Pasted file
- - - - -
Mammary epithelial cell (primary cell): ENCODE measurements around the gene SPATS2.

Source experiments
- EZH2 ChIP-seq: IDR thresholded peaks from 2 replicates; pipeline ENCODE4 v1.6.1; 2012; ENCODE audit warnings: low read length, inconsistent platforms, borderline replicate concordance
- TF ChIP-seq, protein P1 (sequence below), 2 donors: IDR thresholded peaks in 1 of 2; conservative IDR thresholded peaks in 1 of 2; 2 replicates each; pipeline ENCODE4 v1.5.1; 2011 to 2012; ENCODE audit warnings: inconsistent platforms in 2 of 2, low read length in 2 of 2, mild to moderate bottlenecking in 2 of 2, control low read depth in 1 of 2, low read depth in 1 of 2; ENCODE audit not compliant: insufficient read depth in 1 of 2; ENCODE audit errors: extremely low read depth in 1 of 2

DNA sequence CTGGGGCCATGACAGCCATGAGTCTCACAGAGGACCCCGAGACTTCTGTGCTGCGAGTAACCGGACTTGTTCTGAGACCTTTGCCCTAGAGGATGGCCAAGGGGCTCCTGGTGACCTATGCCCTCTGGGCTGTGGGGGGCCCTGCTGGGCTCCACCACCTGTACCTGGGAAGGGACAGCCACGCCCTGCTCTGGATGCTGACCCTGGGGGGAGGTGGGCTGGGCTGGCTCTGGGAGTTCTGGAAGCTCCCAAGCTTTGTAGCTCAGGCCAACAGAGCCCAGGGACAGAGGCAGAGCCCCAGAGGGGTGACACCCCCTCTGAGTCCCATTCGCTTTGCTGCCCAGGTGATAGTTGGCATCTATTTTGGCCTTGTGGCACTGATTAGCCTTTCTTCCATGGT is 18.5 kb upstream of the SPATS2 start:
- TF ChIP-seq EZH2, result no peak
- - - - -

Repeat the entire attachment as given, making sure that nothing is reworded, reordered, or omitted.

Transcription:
Mammary epithelial cell (primary cell): ENCODE measurements around the gene SPATS2.

Source experiments
- EZH2 ChIP-seq: IDR thresholded peaks from 2 replicates; pipeline ENCODE4 v1.6.1; 2012; ENCODE audit warnings: low read length, inconsistent platforms, borderline replicate concordance
- TF ChIP-seq, protein P1 (sequence below), 2 donors: IDR thresholded peaks in 1 of 2; conservative IDR thresholded peaks in 1 of 2; 2 replicates each; pipeline ENCODE4 v1.5.1; 2011 to 2012; ENCODE audit warnings: inconsistent platforms in 2 of 2, low read length in 2 of 2, mild to moderate bottlenecking in 2 of 2, control low read depth in 1 of 2, low read depth in 1 of 2; ENCODE audit not compliant: insufficient read depth in 1 of 2; ENCODE audit errors: extremely low read depth in 1 of 2

DNA sequence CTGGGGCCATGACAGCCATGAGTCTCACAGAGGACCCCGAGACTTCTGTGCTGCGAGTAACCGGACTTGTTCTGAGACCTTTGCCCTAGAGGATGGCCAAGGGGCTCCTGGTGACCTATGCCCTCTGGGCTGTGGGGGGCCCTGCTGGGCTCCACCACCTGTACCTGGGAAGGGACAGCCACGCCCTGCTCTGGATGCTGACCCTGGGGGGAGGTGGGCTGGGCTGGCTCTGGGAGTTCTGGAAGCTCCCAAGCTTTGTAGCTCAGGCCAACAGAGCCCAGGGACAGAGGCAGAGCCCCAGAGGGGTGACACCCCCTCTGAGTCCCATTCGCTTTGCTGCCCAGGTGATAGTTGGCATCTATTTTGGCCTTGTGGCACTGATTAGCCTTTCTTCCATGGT is 18.5 kb upstream of the SPATS2 start:
- TF ChIP-seq EZH2, result no peak